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For those who want more Amarone in their life

amarone

#1

Bottles of Amarone seem to be few and far between on the list, which is bad news for those of us who are partial to this guilty pleasure. I check from time to time and can now report that there are two products available currently… moreover one is a half bottle offering. I have enjoyed with steak in the past, have not tried the current two, but put them in my prospective order…

Allegrini I rarely lets you down so have high hopes for this one.

Have you tried these examples? Are you a fan of Amarone?


#2

I completely agree that Amarone is a wonderfully fine wine however it’s like Hen’s teeth trying to find any in the U.K. I would say that price may be one reason, however wines also expensive from Italy such as Barolo or Brunello get sold regularly through TWS (Including EP) so I do find it confusing why Amarone doesn’t get a better representation. If you haven’t tried an Amarone then you must. I always think of it like a cross between Red wine and port due to the way it is made.


#3

For those new to this style here are some useful links…

What is Amarone?
How (when) to enjoy Amarone?


#4

I too, love the stuff, but drink it very irregularly - due to price. I usually wait for discounts in M&S or Waitrose, so in the past had some lovely ones from Cantina di Negrar and Villalta. Not top Amarone, obviously, but very good ones nevertheless, with amazing flavours and long finish. It can be quite addictive!
I’m really pleased to see a couple from TWS- I think both will go in the Christmas order…
Edit: just noticed the second one is half bottle… still! Might give it a go!


#5

I too lament the fact we don’t see more Amarones coming this way - I did quiz Sebastian (Payne MW, Italy buyer) about it a while ago and if memory serves, @Rich29 is very much on the right lines: the wines aren’t cheap and demand is not as great as the 'B’s mentioned; but I live in hope as I also love the wines!

To @szaki1974’s query: haven’t tried the Tedeschi for a while (previous vintages have been very good), but I love Allegrini’s - nicely balanced, spot-hitting without being head-splitting, and tastes even better with a few years under its belt.

I’m also a huge fan of this southern sort-of-lookalike, made in a similar way but down in Puglia using air-dried Negroamaro grapes. Expensive again, sadly, but if you need a special-occasion cheeseboard centrepiece, I can’t recommend it enough!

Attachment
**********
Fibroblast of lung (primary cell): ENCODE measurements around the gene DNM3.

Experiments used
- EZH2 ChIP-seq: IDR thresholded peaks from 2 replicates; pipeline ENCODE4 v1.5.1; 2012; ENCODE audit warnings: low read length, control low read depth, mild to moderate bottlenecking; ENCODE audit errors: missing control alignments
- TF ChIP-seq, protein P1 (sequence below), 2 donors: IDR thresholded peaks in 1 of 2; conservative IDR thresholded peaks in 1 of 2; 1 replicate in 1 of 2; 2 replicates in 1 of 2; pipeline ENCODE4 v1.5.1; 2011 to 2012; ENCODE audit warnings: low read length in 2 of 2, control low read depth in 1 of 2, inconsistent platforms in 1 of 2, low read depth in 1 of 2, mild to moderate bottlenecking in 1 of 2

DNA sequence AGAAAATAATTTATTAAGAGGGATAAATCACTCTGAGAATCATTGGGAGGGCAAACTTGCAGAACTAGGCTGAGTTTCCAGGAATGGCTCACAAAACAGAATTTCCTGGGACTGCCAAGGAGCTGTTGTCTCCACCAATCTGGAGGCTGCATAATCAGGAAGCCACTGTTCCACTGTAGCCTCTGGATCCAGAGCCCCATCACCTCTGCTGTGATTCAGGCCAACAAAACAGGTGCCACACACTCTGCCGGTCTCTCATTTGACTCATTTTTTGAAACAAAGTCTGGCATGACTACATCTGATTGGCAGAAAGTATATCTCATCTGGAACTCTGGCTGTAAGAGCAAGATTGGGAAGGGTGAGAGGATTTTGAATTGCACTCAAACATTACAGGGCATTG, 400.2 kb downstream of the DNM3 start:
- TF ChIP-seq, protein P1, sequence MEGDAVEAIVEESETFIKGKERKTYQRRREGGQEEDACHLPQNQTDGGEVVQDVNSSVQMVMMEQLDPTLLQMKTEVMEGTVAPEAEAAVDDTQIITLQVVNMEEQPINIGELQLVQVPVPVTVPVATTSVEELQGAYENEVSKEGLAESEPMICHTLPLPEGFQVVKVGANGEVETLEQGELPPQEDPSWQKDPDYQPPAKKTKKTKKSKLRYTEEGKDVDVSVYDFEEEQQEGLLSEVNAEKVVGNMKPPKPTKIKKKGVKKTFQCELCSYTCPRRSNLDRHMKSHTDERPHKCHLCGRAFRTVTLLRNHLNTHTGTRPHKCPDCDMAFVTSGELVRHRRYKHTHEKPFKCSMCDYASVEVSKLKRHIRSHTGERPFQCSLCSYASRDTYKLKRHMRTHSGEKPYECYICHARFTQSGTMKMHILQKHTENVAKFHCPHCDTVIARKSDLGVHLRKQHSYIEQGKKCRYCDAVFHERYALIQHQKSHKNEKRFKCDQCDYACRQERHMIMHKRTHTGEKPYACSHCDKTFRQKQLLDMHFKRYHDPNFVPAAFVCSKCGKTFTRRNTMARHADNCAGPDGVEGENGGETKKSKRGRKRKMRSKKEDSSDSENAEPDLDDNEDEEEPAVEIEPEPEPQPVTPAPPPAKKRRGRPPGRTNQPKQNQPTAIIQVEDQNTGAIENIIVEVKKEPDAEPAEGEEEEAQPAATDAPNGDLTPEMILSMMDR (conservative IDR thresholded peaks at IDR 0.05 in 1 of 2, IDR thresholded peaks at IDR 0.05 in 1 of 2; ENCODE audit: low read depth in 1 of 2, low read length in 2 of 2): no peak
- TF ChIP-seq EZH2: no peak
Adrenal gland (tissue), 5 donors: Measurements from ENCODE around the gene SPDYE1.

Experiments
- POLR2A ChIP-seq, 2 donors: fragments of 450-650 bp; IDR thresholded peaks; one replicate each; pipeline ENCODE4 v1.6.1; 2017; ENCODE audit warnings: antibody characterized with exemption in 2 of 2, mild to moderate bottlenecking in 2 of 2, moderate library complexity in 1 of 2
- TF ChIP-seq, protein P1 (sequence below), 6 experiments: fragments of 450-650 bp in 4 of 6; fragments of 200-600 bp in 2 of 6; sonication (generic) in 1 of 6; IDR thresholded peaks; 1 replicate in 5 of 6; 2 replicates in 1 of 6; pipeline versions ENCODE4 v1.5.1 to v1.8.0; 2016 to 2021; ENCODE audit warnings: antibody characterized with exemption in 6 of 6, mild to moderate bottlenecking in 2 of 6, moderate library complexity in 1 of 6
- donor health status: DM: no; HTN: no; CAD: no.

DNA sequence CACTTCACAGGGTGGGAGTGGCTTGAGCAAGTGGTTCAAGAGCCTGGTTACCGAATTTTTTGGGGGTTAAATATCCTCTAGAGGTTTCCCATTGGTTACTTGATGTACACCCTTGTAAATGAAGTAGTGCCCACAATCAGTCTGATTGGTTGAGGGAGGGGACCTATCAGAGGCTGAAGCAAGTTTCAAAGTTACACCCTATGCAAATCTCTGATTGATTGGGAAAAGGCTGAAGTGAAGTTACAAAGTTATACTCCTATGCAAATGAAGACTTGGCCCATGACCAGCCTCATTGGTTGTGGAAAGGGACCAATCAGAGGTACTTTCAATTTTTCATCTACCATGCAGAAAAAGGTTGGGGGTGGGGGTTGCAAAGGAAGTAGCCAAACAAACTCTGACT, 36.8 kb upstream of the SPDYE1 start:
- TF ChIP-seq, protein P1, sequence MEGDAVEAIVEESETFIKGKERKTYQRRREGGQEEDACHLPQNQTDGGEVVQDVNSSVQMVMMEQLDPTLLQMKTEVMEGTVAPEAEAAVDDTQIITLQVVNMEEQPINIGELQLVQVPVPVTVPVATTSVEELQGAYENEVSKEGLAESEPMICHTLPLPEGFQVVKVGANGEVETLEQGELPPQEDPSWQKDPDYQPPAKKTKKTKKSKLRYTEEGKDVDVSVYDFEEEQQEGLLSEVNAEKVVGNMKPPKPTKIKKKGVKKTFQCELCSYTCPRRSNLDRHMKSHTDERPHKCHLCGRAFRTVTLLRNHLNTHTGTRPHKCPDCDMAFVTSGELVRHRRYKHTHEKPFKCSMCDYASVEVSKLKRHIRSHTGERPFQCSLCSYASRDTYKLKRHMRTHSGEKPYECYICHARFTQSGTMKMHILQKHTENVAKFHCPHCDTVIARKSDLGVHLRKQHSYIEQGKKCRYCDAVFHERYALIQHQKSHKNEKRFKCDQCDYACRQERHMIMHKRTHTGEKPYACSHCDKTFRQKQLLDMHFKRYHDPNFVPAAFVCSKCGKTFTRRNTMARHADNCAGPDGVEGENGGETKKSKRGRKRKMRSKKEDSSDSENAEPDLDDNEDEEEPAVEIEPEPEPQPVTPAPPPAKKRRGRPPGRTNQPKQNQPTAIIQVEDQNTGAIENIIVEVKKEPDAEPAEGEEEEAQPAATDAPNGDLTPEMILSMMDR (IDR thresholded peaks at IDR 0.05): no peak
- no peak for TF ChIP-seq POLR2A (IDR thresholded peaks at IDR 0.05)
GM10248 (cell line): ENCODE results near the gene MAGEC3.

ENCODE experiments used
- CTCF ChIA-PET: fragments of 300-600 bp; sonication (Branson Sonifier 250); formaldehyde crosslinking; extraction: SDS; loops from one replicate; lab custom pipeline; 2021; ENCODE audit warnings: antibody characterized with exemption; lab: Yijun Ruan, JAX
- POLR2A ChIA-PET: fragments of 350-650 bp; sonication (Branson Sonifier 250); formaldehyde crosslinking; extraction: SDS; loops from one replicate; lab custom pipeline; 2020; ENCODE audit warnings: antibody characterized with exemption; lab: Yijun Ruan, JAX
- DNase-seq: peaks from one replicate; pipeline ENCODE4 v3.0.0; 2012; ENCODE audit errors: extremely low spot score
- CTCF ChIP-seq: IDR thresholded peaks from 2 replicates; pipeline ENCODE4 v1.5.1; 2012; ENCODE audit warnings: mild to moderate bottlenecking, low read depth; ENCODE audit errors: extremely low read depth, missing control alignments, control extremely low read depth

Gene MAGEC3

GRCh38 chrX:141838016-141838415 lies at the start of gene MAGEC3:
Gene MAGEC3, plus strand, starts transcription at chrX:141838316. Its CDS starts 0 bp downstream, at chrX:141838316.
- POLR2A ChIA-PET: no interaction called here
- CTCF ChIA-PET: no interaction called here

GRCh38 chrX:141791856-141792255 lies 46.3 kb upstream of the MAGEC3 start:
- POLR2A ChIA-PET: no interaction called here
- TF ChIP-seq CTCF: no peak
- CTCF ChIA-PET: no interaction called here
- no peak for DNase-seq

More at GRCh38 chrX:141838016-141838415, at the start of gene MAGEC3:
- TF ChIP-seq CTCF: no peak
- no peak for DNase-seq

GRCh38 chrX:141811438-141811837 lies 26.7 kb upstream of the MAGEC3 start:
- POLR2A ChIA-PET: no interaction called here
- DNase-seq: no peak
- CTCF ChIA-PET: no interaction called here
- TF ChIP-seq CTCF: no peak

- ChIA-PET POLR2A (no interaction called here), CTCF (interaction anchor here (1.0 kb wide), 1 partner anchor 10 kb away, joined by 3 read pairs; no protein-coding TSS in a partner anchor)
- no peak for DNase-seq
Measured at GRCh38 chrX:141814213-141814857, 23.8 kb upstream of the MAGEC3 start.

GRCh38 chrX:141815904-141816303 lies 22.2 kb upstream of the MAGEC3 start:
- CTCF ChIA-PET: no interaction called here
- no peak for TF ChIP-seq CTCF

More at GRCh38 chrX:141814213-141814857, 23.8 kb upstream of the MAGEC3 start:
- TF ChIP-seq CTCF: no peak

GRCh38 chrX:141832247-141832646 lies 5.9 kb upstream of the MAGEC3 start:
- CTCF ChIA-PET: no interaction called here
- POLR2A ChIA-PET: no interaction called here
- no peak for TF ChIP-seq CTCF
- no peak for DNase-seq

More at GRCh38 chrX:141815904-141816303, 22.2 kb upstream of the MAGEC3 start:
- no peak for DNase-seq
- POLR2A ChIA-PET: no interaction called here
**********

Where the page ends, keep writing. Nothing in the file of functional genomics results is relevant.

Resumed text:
#6

I do like an occasional bottle of Amarone, and coincidentally mentioned the Allegrini on the recent weekend drinking thread. I shared a bottle with friends on Friday and can confirm it’s very good! Everything you’d expect from this style of wine - rich, deep fruit, smooth and good length.

Definitely a wine to sit, sniff, swirl and contemplate life with :+1:


#7

We love amarone but certainly don’t profess to be experts on it. I had read about it needing a few years in the cellar (we have some 2011 and 2013s that we’re holding at the moment) - looks like that 2015 is drinking well now though


#8

This one, also from Vallone, is 70% negroamaro 30% susumaniello - a kind of baby Graticciaia without the air drying, but a great intro to the grape and the winery, and friendlier to the pocket :wink:


#9

Amarone will always hold a special place for me and Mrs @Ewan she was a designated driver but she did have one glass early on that evening …

Soon after joining the wine trade, with the memory of that 1988 epiphany still very much alive, in 2000 I bought 6 bottles of Speri Amarone 1994. The first bottle (Christmas 2000) was amazing - the second (Easter 2001) was disappointing, and the 3rd (40th birthday, June 2001) even more so … I left the other three alone for three years, having heard that Amarone can go through a dumb phase - indeed it can. The final three were stellar, drunk in 2004 & 2005!


#10

A couple of other value options that one might consider as a “gateway” to full Amarone but at significantly less cost…

Both share some similarities in their production method, with the Ripasso using the Amarone lees to enrich the base wine; and the Baccolo also partially drying the grapes prior to pressings to concentrate the flavour and sweetness.


#11

When I was on Honeymoon in lake Garda in 2001 I picked up a few bottles of Speri’s 1995.
The first bottle was drank 5 years ago and it was amazing. Maybe I should drink the last one soon.
Also it was in Lake Garda that someone recommended I join The Wine Society.


#12

Ahhh Amarone… I suspect is one of those pink unicorn wines, easy to imagine how it should be - but rarely encountered… In my experience the cheap(er) stuff is surprisingly available (Co-op, Morrisons) yet isn’t up to much; head-achy 15.5% and as another poster says “somewhere between red wine and port” which has put me off.

I imagine the good stuff needs bottle age, a decent producer and is inevitably somewhat pricey. If anyone can suggest a bottle under the £28 mark I’m interested!